Brexit vote: Bitter exchanges in EU parliament debate

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(BBC) The European parliament’s first debate on the UK’s vote to leave has been marked by bitter exchanges.

A central figure in the Leave campaign, UK Independence Party (UKIP) leader Nigel Farage, was booed, called a liar and accused of using “Nazi propaganda”.

Mr Farage shot back that the EU itself was “in denial”.

UK Prime Minister David Cameron has arrived in Brussels for his first talks with leaders of the other 27 EU states since Thursday’s referendum.

“I’ll be explaining that Britain will be leaving the European Union but I want that process to be as constructive as possible,” he told reporters before going in to meet his counterparts.

The speaker of the European parliament, Germany’s Martin Schulz, told reporters he expected the leaders to tell Mr Cameron they understood his reluctance to begin the formal exit process but also that they could not wait “a long time”.

“A continent,” he said, should not have to wait “until the Conservative Party has solved its internal problems”.

‘Why are you here?’

The European Parliament passed a motion urging the UK to start the exit process by triggering Article 50 immediately.

Opening the session in parliament, European Commission President Jean-Claude Juncker said the British government should “clarify” its position.

Mr Juncker said the will of the British people must be respected, prompting shouting and clapping from Mr Farage.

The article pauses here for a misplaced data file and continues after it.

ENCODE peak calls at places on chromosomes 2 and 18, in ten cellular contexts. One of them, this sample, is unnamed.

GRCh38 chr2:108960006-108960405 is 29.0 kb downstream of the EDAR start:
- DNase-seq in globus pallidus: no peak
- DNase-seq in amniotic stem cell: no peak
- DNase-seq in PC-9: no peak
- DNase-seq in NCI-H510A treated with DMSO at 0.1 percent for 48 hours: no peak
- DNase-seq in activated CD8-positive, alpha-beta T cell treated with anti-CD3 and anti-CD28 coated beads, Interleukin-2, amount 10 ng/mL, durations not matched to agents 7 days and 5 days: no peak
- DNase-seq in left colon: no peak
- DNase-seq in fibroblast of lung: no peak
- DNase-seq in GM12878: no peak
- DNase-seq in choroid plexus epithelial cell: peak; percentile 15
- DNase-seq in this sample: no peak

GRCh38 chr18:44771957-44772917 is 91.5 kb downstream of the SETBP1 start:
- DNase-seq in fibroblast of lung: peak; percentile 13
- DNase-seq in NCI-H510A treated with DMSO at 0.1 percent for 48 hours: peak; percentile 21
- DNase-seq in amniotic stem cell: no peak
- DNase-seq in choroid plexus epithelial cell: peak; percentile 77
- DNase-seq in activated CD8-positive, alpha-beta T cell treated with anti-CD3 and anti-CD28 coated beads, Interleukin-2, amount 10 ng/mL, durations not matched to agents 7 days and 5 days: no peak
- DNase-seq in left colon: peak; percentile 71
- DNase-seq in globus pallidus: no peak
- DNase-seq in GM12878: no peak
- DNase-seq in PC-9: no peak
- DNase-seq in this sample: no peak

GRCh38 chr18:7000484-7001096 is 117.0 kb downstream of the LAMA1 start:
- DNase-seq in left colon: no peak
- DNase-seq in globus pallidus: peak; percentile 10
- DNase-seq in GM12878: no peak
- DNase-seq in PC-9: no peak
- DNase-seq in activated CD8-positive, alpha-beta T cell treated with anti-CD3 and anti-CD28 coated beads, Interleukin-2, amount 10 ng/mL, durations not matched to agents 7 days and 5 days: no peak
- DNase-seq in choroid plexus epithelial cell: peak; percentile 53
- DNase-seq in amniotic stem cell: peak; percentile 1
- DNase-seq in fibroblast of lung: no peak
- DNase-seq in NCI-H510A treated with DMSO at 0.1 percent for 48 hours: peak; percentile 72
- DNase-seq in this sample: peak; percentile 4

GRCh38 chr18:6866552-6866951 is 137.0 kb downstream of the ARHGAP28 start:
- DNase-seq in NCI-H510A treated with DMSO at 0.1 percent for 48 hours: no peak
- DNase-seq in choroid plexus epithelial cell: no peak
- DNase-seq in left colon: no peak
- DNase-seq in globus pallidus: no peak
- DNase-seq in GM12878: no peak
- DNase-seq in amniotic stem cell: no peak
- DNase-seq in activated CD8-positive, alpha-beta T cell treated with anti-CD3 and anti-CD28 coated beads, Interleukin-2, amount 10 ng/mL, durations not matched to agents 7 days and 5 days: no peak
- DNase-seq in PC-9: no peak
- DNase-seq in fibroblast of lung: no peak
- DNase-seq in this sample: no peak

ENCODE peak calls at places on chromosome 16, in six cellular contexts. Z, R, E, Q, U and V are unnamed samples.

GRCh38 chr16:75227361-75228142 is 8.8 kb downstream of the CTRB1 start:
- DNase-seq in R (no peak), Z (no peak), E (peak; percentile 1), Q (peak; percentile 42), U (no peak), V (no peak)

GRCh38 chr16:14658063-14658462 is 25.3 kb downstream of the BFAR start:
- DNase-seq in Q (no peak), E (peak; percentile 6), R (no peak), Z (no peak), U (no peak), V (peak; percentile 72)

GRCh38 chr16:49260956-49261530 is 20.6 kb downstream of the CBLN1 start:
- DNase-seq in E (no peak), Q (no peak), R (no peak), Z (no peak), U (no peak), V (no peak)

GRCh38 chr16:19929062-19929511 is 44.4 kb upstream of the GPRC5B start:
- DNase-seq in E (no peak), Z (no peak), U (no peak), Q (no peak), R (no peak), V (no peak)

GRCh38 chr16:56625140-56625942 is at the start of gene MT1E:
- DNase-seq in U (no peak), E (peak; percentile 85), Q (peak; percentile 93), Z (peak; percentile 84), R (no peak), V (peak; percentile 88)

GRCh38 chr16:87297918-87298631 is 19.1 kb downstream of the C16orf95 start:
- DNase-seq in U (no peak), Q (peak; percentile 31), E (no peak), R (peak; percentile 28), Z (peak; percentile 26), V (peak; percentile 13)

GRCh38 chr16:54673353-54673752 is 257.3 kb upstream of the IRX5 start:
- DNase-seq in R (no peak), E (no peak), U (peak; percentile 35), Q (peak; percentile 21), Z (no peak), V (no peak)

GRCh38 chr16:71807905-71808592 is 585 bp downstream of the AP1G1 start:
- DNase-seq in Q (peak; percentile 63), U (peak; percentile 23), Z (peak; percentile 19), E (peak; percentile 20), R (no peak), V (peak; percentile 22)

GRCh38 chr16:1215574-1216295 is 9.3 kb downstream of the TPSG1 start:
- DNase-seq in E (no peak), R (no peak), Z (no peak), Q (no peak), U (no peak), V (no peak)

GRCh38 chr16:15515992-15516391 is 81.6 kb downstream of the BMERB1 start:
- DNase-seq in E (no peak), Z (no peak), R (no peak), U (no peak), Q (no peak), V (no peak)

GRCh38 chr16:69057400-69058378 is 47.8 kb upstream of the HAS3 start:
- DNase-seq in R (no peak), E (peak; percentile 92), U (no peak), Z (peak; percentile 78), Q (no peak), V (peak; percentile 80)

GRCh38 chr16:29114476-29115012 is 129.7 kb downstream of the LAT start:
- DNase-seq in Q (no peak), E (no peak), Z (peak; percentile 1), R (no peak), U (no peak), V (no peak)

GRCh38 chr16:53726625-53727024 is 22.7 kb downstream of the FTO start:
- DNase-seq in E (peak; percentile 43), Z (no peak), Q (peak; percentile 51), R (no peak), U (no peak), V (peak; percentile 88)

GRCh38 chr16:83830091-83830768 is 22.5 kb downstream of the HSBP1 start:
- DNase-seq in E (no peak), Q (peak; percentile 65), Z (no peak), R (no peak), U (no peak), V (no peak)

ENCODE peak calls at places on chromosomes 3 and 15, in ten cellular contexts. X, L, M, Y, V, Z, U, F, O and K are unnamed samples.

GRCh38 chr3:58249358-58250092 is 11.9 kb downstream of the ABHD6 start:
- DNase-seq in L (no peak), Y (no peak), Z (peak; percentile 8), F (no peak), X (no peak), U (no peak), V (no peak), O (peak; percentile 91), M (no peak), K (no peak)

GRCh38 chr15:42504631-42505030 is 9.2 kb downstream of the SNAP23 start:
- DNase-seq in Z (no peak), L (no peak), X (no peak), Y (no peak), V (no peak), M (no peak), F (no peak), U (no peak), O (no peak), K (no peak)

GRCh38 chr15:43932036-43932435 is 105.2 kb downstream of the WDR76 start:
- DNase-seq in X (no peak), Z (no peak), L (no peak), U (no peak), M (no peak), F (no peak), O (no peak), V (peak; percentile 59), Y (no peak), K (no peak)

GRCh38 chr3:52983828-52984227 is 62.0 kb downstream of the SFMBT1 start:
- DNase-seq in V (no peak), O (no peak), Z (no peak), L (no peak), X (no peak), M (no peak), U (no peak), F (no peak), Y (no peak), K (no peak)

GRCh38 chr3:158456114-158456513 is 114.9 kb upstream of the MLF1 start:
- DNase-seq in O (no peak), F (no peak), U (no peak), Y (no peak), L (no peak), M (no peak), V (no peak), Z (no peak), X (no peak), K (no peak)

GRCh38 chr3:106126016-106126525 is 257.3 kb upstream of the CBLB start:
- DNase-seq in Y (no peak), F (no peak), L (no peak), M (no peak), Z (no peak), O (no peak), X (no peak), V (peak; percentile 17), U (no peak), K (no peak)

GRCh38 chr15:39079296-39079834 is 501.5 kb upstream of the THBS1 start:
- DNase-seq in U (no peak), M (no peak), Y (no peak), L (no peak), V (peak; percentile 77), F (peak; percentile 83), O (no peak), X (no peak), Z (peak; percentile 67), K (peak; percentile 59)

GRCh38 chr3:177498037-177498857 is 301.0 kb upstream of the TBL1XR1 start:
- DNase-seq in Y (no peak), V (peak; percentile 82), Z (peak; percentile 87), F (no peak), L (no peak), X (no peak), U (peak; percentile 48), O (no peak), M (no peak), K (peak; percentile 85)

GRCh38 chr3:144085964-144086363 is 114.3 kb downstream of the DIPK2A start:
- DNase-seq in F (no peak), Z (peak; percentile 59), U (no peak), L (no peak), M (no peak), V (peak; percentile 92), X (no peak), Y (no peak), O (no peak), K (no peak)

“You were fighting for the exit, the British people voted in favour of the exit – why are you here?” Mr Juncker responded, to applause from others in parliament.

He accused Mr Farage of lying about using the UK’s EU contributions to fund the country’s National Health Service, saying he had “fabricated reality”.

Those attending did not hide their feelings as Mr Farage gave his speech  (AP photo)
Those attending did not hide their feelings as Mr Farage gave his speech (AP photo)

Belgian ex-Prime Minister Guy Verhofstadt, who leads the liberal group in the European parliament, said Mr Farage had used “Nazi propaganda” in the referendum campaign, referring to a poster showing lines of refugees.

“Finally we are going to get rid of the biggest waste in the EU budget, which we have paid for 17 years, your salary!” he told Mr Farage.

This was a stormy and deeply emotional debate, with accusations and counter-accusations of lying.

Britain’s vote to leave the EU has divided and shaken the European Parliament. This is a watershed moment.

Many MEPs expressed sadness at losing the UK. There was a standing ovation for the UK’s outgoing Commissioner, Lord Hill.

But there was also a strong sense of defiance, as well as concern for the future. There were calls for unity, for reform, and the need to connect to Europe’s citizens.

For the Eurosceptic groups, this was a sweet moment of victory. Something that once appeared almost impossible has become reality.

Manfred Weber, chairman of the European People’s Party group told Mr Farage: “Stop this populist Brussels bashing.”

Hitting back, Mr Farage told parliament that they were “in denial”.

He said hardly any of the MEPs had ever done a proper job in their lives, or created one.

“We now offer a beacon of hope to democrats across the European continent,” he said. “The UK will not be the last member state to leave the EU.”

 

 

 

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